NPR Investigates Serialized Fiction

Many of the hottest TV series’ right now are inspired by books, the most prominent of which being ‘Game of Thrones.’ The latest season has just concluded, leaving fans aching for more. This anticipation has only been stoked by author George R.R. Martin teasing his fans on Twitter. Since there won’t be anything to binge watch for a while, could the void that so many viewers are feeling be filled by books? Publishers want to know.

Everyone in the book industry knows that historically, serialized books do very well. Charles Dickens was among the pioneers in the field, famously releasing his stories in a serialized format before ‘serialized’ was even a term. He certainly aquired binge readers of his own. Stephen King is the most modern example of this feat. He released The Green Mile one small volume at a time. It sold very well and ended up being adapted into a critically acclaimed film, which was nominated for several awards.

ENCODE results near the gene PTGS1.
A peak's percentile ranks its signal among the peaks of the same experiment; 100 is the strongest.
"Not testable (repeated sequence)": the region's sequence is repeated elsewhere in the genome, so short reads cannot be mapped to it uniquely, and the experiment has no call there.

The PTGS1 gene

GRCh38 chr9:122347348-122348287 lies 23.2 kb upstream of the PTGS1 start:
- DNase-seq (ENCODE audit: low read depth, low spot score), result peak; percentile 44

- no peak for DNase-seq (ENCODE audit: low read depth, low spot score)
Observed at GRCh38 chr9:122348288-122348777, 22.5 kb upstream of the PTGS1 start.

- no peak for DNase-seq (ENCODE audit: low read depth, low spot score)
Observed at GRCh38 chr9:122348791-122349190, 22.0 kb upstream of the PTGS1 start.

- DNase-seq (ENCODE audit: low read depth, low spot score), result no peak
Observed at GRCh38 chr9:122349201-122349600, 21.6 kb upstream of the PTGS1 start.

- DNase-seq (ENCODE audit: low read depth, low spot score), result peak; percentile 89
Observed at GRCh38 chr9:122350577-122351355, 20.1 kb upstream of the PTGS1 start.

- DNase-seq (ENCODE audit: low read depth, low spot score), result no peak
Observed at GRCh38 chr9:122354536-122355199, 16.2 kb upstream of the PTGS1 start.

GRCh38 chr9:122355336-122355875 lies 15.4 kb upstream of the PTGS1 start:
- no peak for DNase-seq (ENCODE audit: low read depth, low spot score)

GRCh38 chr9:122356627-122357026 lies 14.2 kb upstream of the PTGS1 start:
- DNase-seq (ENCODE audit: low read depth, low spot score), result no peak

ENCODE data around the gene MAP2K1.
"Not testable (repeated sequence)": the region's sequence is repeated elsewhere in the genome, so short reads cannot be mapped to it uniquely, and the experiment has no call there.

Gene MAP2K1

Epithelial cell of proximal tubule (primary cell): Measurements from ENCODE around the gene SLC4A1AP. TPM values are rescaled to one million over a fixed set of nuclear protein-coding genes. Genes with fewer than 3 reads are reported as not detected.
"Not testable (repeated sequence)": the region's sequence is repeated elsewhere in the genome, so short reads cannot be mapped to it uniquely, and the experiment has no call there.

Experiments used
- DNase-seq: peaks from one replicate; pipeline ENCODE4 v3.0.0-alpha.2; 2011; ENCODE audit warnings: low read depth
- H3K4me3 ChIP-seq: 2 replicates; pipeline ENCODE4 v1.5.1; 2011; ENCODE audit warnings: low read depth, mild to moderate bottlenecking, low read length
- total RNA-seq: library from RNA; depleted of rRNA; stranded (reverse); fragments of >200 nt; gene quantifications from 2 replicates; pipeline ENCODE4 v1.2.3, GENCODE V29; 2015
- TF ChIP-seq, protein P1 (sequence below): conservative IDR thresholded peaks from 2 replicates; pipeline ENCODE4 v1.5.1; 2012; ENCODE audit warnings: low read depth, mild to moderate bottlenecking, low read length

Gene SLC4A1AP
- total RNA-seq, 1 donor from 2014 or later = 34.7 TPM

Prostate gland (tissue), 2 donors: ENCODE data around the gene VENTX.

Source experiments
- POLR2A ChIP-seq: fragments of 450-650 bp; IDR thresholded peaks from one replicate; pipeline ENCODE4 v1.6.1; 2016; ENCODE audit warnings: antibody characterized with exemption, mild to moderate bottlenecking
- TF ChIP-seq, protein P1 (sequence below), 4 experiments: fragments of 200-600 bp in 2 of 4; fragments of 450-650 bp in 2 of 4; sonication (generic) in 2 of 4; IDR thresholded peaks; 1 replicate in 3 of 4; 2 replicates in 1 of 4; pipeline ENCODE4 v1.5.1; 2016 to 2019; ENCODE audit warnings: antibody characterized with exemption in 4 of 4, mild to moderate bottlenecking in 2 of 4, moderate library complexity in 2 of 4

NPR reports that a new program titled ‘Serial Box’ has just been launched. They call it ‘HBO for readers.’ It involves story “episodes” being released over a 10-16 week “season.” Every episode will be written by a team of writers, and spearheaded by a showrunner. Each one will take approximately 40 minutes to read completely; the exact same amount of time it takes to watch one episode of A Game of Thrones. 

Reading an entire season will be the same as reading a complete novel. It is not hard to see where the parallels to television can be drawn. It’s the best of both worlds. So far, four serials have been produced and another is on the way. It’s a fascinating concept, but will it take off? If it does, it could change the industries of both books and television, and push publishing in exactly the right direction. 

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